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Mission Agencies Call for Prayers after Sudanese Leader’s Death

International mission agencies have called for prayers that a peace agreement in southern Sudan will hold in the wake of the death of one of its principal architects.

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By Kenneth Chan, Christian Post Editor
August 3, 2005|2:37 am

International mission agencies have called for prayers that a peace agreement in southern Sudan will hold in the wake of the death of one of its principal architects.

The call for prayers came after the recent death of Dr. John Garang, 60, who was killed in a helicopter crash as he returned from a trip to Uganda on Saturday, July 30. The U.S.-educated leader of the Sudan Peoples’ Liberation Army was a signatory to the Comprehensive Peace Accord that in January ended the 21-year strife between north and south. On July 9, he became the First Vice President of Sudan, as the new government agreed upon in the Peace Accord took effect.

“Let us pray that the peace accord will be respected despite this great tragedy,” said the Rev. R. Randy Day, chief executive of the General Board of Global Ministries (GBGM) for the United Methodist Church.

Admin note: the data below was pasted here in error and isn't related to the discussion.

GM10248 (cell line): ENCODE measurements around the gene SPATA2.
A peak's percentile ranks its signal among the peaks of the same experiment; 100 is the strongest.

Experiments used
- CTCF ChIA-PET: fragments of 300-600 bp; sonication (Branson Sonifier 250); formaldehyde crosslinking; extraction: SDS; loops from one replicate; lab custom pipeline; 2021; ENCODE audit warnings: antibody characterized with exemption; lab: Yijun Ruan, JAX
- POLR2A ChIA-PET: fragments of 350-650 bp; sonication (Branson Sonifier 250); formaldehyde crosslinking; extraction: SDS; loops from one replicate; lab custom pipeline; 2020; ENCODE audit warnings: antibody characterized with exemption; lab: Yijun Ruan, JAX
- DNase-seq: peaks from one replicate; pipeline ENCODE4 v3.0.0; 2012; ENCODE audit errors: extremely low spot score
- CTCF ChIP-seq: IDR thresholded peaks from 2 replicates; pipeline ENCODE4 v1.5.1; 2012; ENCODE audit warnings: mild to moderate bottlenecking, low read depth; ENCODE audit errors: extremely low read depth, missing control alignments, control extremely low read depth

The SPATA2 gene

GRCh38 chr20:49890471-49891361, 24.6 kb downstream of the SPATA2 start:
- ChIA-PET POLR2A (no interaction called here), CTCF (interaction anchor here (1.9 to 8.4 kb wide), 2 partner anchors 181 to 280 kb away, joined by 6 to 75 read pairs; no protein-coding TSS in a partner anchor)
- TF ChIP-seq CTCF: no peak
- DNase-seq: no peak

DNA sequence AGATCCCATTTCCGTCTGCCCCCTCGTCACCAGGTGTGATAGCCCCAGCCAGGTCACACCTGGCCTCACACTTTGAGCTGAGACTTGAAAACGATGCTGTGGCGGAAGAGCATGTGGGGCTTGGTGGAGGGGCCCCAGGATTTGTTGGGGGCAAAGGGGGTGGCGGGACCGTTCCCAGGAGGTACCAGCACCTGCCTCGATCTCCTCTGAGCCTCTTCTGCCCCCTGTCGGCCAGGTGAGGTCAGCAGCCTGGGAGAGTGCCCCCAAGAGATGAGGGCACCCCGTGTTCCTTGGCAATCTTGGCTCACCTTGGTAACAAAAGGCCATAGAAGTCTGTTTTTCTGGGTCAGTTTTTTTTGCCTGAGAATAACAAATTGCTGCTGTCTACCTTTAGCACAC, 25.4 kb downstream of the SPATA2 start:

“We watch developments in southern Sudan carefully because of the protracted conflict there and because we have about a dozen congregations in the area,” Day said. “We are also praying for the peace and prosperity of all the people of Sudan.”

According to the GBGM, appeals to respect the peace in the south were also made by the New Sudan Council of Churches, the Sudan Catholic Bishop’s Conference, and the All African Conference of Churches. Dr. Mvume Dandala, a South African Methodist who leads the latter organization, issued a statement calling upon “the people of Sudan to be calm and demonstrate that commitment to peace that Dr. Garang had wished for when he signed the peace agreement.”

Agencies such as Lutheran World Relief (LWR) have also offered its condolences in light of Garang’s death. On Monday, LWR affirmed its commitment to the people of Sudan, and to working toward a lasting peace in this conflict-torn nation.

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"John Garang's death makes an already precarious peace agreement that much more vulnerable," said LWR president Kathryn Wolford. "Now, more than ever, the international community needs to maintain both its political pressure on all sides to honor their commitments, and its support for the vital humanitarian and reconstruction efforts the region will need if lasting peace can truly be achieved. The people of Sudan deserve nothing less and we must not allow this tragedy to undo the prospects for reconciliation."

According to LWR, the agency has made Sudan one of its highest priorities. With nearly $5 million in programming in Sudan and for Sudanese refugees in neighboring countries, it is LWR’s single largest investment in one country.

Meanwhile, the United Methodist Committee on Relief (UMCOR) has been assisting both displaced people and local communities in the Sudan.

In April, UMCOR directors approved a start-up budget of more than $1 million for the work in Sudan. The focus has been on the distribution of non-food items, agriculture work and promoting small-scale farming in Southern Darfur.

 

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